Wednesday, March 25, 2015

Fighting Symptoms Doesn’t Solve Problems

Pinnacle Construction and Development President William Park

This past Monday night the Montgomery County Board of Supervisors addressed a request by Pinnacle Construction Corp. for a 15 year tax abatement package for their Fieldstone Housing Development totaling more than $700,000. The proposed project is scheduled to be built on Givens Lane in Blacksburg in an effort to alleviate a shortage of affordable housing in Blacksburg. The request comes following a vote by the Blacksburg Town Council to provide almost $800,000 incentive plan. Supervisor Matt Gabriele offered an alternative 10 year abatement package totaling $412,000 which was ultimately approved by a 4-3 vote with Chris Tuck, Todd King, and Gary Creed voting in opposition.

Supporters of the Fieldstone project point to a lack of “affordable” housing in Blacksburg as the reason tax breaks are needed from both the Town of Blacksburg and Montgomery County. While anyone who has been in the market for housing in the area would certainly attest to the fact that the Town of Blacksburg is certainly a more expensive market than other areas in Montgomery County, the $1.2 million in tax incentives granted by Blacksburg and Montgomery County, coupled with over $8 million in federal tax breaks are doing nothing more than alleviating the symptoms of the real issue rather than solving a problem.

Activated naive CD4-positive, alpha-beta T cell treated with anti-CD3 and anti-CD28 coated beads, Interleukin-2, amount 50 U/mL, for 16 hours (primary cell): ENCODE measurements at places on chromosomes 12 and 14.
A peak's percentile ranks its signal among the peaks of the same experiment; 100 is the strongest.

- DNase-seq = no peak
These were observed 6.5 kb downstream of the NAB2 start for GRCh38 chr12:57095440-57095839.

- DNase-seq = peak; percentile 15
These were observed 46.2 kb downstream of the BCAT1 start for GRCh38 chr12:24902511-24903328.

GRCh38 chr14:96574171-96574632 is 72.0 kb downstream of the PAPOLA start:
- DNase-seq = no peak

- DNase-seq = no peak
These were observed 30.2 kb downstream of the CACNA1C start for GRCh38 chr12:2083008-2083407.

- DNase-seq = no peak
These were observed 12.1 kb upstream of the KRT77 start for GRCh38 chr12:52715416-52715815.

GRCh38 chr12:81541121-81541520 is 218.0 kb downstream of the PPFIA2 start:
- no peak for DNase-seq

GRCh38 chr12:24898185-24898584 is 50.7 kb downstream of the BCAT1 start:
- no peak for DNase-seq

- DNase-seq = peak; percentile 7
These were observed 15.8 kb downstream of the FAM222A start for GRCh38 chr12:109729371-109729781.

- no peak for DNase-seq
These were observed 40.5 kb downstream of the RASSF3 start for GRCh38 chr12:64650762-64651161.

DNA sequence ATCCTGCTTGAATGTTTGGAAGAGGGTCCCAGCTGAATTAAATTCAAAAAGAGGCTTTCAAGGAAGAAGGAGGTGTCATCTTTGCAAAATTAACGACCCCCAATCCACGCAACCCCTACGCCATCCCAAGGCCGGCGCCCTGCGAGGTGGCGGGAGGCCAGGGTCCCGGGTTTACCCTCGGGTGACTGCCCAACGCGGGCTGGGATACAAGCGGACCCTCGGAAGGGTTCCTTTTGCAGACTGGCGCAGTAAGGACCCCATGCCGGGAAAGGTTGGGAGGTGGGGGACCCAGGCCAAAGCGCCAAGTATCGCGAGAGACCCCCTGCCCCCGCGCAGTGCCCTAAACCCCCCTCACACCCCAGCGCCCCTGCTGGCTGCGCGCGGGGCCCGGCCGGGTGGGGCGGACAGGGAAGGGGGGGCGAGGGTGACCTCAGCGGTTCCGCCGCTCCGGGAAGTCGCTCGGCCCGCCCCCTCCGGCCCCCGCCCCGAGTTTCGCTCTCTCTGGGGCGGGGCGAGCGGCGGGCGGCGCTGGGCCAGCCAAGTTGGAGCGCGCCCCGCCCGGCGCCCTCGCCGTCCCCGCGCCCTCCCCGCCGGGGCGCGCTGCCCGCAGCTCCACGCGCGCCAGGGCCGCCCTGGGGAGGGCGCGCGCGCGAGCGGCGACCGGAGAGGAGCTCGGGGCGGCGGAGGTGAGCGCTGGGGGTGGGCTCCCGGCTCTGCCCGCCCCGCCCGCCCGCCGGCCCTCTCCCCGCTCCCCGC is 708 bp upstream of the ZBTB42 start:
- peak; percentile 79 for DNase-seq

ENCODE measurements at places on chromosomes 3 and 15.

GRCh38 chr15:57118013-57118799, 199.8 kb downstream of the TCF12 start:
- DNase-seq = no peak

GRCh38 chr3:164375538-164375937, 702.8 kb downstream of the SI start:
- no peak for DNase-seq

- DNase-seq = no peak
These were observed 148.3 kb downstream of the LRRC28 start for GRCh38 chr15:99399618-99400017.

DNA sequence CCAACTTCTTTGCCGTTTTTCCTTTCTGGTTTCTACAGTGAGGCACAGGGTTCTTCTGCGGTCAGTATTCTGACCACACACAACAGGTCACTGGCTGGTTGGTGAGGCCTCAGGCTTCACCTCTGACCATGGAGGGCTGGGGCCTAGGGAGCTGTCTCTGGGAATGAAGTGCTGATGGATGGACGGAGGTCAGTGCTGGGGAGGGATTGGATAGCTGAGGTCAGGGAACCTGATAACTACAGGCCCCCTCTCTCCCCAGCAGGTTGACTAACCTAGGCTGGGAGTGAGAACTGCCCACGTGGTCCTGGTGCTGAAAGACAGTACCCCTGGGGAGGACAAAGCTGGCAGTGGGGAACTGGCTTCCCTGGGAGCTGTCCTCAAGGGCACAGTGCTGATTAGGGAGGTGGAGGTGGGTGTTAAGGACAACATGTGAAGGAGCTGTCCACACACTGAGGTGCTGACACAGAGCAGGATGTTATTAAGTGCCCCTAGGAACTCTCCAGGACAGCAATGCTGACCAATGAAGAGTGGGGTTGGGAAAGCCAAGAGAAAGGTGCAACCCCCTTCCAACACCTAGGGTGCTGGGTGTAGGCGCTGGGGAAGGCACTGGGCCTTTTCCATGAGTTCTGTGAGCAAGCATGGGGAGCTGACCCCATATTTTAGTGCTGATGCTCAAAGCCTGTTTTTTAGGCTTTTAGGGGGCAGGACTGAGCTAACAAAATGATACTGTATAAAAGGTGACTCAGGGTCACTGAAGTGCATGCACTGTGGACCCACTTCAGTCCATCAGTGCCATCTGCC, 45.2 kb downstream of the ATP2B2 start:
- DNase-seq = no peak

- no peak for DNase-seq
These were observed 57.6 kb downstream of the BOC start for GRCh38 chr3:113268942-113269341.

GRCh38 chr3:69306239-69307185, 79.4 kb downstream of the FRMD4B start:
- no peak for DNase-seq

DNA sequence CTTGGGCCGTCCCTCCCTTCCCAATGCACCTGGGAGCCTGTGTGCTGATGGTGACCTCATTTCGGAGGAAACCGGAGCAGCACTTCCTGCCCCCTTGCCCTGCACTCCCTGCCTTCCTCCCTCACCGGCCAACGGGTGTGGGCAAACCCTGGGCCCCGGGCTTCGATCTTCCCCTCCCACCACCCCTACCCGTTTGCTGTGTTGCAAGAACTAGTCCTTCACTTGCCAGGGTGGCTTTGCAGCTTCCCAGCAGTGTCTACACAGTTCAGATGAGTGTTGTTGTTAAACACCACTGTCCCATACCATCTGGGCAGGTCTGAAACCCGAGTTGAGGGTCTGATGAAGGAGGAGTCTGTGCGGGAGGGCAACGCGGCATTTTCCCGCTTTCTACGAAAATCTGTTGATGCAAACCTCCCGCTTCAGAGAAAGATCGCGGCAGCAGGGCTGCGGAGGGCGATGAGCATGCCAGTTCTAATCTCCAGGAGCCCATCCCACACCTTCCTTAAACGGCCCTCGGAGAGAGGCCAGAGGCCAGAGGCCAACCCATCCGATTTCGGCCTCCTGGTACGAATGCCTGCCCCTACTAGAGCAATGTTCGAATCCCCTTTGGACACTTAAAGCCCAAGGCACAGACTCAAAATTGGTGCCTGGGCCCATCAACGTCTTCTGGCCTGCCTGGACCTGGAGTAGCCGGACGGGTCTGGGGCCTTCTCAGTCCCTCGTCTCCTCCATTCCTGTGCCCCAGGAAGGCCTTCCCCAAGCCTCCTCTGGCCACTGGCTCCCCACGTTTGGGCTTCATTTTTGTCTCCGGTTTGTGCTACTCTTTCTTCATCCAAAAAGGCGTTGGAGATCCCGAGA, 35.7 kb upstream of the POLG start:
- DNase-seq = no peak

A lack of housing does not exist in Blacksburg; it is affordability that is lacking. While there may be other factors involved, the bulk of that issue lies with the Town of Blacksburg. Without a doubt Blacksburg is a beautiful town and a great place to do business and shop, and that reflects a lot of careful planning on the part of the Town Council. The result of that planning and the subsequent regulations on developers and businesses is that the cost of doing business in Blacksburg is often higher than in other areas. The Town’s property tax rate is .22 per hundred, compared to a rate of .13 per hundred in Christiansburg. The logic result is that housing in Blacksburg is more expensive.

The lack of affordable housing exists only within the Town of Blacksburg; Christiansburg and other areas of the county do not share this problem, yet residents of those areas are now being asked to use their tax dollars to alleviate the symptoms of Blacksburg’s problem. While I don’t mean to come across as being callous about the need, it bothers me that Montgomery County has now become an enabler for Blacksburg’s actions, and in the process has started down that same road.

The Blacksburg Town Council answers to the voters in Blacksburg, and if they are satisfied with their taxes and costs associated with living there, I have no issue with it. It does become an issue however, when Montgomery County is dragged into the Town’s problems.


For more than thirty years I worked in industrial maintenance in positions ranging from submarine nuclear power plants to food manufacturing facilities, and I learned early on that unless you address the root cause of a problem you will be forced to repeatedly fight the symptoms. This is exactly what is being done by providing these abatements rather than finding ways to reduce high property taxes and burdensome regulations that drive up the cost of construction.